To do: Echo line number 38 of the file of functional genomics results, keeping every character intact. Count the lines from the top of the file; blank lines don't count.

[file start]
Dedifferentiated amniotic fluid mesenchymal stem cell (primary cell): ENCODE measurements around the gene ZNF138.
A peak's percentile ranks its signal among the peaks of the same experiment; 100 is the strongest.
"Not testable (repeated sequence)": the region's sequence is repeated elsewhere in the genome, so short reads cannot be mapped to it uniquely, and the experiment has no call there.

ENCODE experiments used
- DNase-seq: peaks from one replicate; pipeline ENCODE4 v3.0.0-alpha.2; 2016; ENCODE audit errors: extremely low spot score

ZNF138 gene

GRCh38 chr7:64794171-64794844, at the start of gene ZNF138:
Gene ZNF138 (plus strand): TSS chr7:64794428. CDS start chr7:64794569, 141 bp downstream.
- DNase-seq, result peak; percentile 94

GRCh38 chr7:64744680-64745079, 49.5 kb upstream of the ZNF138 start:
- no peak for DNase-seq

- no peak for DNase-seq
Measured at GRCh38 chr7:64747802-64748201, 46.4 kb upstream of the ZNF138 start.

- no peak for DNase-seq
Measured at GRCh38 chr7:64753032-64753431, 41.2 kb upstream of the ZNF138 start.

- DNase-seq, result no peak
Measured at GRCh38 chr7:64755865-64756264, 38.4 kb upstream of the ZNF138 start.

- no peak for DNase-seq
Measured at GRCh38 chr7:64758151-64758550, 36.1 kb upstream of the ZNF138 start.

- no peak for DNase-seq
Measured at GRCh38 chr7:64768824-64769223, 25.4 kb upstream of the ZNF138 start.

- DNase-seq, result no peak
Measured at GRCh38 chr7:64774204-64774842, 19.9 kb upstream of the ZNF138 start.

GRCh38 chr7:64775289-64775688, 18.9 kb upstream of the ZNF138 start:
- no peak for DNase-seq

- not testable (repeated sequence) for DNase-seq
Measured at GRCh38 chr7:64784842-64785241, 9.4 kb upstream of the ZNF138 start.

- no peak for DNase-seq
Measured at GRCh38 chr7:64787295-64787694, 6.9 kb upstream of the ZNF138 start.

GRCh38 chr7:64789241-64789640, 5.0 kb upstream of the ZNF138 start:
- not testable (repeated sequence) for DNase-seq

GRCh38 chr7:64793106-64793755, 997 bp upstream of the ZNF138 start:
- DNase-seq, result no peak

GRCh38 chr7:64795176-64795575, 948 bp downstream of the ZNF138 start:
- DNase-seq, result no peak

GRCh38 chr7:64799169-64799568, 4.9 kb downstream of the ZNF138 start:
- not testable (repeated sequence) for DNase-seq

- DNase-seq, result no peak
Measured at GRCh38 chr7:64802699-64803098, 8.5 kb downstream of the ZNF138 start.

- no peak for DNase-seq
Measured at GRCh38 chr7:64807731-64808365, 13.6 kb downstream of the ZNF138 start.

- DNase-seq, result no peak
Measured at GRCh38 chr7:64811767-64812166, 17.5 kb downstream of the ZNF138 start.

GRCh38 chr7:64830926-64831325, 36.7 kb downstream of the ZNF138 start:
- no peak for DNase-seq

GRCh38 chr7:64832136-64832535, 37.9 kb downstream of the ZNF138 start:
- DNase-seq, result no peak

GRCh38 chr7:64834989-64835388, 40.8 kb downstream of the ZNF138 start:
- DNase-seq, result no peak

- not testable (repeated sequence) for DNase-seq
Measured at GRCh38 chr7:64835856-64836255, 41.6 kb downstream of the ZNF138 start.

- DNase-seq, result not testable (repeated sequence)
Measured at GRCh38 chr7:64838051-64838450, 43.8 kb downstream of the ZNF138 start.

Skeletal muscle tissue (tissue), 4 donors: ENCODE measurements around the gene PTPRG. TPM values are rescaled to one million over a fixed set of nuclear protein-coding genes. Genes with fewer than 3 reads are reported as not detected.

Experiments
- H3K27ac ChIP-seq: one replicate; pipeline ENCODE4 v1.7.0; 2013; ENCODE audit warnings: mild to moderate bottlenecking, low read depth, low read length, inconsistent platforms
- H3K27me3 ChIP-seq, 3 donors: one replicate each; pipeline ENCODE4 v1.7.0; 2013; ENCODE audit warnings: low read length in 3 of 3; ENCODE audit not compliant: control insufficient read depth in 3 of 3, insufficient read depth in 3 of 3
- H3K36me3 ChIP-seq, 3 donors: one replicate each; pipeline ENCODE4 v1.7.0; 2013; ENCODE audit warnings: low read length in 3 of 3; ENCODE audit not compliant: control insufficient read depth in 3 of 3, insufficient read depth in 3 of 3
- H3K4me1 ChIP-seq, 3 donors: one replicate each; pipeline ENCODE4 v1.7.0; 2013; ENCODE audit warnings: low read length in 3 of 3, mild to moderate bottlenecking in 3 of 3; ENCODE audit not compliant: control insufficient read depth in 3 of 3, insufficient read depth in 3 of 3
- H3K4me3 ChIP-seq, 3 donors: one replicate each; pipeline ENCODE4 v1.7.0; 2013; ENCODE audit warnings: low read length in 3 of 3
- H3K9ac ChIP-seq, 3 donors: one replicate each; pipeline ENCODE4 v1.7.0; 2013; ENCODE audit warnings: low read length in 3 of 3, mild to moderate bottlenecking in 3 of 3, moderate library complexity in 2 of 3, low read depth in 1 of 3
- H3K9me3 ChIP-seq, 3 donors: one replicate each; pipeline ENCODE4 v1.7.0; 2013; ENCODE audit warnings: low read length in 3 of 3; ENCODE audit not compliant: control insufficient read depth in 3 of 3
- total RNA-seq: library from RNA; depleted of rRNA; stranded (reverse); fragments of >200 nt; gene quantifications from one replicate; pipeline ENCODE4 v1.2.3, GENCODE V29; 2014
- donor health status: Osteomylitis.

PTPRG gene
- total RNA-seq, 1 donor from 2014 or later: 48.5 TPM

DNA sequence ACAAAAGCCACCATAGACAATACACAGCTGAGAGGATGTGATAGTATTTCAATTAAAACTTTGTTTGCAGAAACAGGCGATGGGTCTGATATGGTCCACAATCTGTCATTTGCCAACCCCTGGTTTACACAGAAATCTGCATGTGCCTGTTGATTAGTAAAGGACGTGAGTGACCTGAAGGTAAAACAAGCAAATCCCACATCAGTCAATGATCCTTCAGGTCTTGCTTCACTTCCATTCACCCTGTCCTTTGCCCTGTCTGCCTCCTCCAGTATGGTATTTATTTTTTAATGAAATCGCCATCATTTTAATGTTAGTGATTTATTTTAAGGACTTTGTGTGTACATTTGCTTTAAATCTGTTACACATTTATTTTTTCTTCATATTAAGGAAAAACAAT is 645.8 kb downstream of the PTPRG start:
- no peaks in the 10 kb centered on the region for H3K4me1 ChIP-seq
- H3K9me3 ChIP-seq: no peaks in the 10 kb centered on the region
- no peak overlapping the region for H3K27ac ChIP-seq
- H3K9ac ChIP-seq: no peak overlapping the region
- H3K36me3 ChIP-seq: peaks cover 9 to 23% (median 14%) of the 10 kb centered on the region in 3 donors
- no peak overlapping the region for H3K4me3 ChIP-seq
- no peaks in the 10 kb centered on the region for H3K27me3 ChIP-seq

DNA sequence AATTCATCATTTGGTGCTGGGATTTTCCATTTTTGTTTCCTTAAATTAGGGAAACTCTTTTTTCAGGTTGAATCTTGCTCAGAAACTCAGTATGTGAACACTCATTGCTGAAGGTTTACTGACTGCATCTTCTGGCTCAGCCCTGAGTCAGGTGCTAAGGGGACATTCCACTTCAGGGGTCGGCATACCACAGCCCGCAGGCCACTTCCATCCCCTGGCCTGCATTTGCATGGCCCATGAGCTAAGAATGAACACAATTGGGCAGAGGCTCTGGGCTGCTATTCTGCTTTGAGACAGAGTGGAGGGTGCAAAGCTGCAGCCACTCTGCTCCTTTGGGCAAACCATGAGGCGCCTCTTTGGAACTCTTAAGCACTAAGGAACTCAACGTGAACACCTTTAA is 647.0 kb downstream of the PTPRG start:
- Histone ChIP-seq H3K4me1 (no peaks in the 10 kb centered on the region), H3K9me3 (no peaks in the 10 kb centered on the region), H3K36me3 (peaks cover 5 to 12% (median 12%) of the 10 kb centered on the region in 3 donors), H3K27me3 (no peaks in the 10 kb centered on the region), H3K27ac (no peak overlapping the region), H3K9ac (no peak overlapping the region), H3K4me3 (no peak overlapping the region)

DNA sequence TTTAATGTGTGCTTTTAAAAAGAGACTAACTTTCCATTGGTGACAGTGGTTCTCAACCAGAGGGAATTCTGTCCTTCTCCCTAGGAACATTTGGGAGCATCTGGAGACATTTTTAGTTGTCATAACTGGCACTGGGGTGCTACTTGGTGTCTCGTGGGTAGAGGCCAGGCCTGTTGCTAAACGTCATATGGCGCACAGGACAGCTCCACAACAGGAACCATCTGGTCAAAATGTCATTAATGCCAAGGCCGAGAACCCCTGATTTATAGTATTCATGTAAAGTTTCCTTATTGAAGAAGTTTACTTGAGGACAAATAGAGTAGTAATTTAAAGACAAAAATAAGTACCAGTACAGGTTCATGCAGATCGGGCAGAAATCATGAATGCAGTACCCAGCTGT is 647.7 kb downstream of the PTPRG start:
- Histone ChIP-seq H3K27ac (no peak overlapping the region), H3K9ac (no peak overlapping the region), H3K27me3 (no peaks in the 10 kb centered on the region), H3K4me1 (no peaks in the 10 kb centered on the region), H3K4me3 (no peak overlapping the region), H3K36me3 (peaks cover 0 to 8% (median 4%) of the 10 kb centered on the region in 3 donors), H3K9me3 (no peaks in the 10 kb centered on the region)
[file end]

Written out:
- DNase-seq, result no peak